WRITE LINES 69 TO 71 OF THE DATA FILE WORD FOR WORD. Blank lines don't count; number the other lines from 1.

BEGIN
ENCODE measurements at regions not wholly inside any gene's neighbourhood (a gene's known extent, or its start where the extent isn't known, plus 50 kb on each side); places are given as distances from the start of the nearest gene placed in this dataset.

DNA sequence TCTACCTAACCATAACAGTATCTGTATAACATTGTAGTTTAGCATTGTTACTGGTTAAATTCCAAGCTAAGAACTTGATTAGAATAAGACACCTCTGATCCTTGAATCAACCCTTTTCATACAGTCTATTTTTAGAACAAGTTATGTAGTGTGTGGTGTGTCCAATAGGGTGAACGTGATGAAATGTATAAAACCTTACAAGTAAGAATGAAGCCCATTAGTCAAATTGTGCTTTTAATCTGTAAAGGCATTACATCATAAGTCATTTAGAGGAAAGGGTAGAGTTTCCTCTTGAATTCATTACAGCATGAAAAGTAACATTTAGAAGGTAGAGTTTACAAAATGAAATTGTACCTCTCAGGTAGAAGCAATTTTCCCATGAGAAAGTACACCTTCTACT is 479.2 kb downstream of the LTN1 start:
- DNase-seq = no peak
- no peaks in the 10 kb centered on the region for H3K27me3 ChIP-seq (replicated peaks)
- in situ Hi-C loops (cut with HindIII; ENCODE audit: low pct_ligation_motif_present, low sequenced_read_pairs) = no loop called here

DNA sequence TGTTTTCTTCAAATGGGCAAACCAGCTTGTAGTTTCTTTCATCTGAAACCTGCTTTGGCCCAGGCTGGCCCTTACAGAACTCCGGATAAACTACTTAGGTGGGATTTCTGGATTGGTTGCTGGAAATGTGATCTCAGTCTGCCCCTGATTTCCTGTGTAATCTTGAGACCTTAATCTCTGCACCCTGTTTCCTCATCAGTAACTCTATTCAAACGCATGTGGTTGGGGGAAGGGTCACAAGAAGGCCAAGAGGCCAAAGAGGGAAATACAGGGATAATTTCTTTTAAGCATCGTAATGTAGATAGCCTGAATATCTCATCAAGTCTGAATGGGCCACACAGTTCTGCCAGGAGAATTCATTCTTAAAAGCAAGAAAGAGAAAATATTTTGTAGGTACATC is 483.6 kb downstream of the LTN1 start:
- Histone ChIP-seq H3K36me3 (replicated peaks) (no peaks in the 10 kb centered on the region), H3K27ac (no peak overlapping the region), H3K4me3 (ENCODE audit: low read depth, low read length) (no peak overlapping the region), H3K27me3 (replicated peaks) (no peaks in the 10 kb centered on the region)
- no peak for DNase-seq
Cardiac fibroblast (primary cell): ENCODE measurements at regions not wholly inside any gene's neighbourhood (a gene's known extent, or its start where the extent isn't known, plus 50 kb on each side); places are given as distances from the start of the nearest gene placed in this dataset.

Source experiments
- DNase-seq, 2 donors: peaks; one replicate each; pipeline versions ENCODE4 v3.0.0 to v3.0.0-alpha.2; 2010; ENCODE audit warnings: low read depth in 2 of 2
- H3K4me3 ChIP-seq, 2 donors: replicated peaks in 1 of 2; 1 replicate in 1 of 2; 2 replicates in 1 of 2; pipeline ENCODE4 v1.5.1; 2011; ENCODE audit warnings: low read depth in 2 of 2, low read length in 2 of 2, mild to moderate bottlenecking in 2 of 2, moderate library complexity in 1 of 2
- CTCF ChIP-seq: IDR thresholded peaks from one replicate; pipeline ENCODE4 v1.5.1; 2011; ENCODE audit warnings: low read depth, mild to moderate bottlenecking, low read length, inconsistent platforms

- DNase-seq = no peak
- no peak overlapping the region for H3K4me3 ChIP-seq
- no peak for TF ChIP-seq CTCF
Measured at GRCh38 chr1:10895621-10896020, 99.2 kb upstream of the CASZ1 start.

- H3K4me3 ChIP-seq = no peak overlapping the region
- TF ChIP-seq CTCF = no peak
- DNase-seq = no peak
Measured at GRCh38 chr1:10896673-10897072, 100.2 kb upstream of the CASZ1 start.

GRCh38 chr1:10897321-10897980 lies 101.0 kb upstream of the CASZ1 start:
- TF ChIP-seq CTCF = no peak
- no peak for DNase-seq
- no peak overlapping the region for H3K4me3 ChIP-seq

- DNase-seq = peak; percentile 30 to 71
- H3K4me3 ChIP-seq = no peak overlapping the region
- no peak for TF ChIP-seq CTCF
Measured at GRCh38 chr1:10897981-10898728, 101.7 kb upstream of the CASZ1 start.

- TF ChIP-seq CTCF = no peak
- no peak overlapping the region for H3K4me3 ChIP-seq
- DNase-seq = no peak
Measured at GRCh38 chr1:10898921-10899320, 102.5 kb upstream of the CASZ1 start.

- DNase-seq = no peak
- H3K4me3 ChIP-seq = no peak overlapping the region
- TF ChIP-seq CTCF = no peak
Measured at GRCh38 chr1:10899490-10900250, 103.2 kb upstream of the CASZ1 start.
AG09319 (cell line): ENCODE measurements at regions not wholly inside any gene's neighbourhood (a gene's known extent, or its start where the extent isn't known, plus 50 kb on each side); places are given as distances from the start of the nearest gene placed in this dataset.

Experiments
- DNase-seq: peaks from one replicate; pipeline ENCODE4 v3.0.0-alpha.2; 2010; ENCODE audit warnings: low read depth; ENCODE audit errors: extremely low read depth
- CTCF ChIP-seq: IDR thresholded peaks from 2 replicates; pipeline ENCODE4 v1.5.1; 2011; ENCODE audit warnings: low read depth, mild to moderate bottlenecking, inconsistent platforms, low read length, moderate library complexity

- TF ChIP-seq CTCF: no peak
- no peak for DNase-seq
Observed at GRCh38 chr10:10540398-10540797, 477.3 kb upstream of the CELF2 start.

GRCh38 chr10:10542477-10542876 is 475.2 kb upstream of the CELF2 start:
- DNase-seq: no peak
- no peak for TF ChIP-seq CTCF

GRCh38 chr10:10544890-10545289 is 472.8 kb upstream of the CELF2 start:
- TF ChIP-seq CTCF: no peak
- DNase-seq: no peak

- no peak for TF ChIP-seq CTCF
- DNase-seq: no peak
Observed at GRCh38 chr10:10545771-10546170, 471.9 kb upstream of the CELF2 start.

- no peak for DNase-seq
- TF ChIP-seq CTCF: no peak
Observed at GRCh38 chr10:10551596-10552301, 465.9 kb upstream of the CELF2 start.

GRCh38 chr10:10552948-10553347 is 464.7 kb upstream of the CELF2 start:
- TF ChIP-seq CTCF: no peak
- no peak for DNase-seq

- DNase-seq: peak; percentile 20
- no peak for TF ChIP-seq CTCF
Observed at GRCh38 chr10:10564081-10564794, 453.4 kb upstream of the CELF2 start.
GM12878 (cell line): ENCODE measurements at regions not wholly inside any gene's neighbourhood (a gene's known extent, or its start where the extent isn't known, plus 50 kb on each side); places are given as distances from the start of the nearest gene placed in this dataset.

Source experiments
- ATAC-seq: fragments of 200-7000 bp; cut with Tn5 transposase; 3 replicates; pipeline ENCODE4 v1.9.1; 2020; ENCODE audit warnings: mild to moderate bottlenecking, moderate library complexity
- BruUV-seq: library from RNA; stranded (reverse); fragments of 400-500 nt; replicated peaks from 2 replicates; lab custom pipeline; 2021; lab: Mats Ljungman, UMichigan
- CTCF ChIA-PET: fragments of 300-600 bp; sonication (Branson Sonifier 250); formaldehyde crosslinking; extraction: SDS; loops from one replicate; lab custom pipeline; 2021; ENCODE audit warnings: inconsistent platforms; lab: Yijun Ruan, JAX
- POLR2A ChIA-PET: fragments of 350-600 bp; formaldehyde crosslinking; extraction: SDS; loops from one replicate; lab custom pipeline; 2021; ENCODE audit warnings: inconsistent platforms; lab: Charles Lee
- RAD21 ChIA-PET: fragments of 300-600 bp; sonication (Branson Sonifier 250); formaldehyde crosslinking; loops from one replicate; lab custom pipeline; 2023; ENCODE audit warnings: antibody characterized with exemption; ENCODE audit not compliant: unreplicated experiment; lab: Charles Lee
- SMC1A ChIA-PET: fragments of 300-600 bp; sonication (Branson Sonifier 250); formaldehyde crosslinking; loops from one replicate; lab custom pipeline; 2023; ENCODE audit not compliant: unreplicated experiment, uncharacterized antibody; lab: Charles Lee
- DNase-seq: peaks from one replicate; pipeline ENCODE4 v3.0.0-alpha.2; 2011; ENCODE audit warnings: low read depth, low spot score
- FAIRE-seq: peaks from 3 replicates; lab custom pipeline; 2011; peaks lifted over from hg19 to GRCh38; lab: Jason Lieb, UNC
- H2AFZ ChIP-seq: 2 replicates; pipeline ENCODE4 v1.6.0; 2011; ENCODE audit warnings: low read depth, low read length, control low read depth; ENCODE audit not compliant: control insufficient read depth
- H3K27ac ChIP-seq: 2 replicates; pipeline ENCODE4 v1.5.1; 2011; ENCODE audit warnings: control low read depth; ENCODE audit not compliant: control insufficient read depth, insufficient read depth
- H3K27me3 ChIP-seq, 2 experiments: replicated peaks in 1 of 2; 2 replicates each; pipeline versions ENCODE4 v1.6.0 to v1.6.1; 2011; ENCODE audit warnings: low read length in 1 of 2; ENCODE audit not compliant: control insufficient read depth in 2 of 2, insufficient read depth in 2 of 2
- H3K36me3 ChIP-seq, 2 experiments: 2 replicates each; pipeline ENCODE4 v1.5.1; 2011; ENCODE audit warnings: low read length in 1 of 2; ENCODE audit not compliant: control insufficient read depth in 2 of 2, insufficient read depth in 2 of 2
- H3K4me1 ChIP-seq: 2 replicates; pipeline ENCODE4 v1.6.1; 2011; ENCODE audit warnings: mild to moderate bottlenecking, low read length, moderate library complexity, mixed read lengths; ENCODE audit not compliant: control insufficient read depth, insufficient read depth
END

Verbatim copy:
- RAD21 ChIA-PET: fragments of 300-600 bp; sonication (Branson Sonifier 250); formaldehyde crosslinking; loops from one replicate; lab custom pipeline; 2023; ENCODE audit warnings: antibody characterized with exemption; ENCODE audit not compliant: unreplicated experiment; lab: Charles Lee
- SMC1A ChIA-PET: fragments of 300-600 bp; sonication (Branson Sonifier 250); formaldehyde crosslinking; loops from one replicate; lab custom pipeline; 2023; ENCODE audit not compliant: unreplicated experiment, uncharacterized antibody; lab: Charles Lee
- DNase-seq: peaks from one replicate; pipeline ENCODE4 v3.0.0-alpha.2; 2011; ENCODE audit warnings: low read depth, low spot score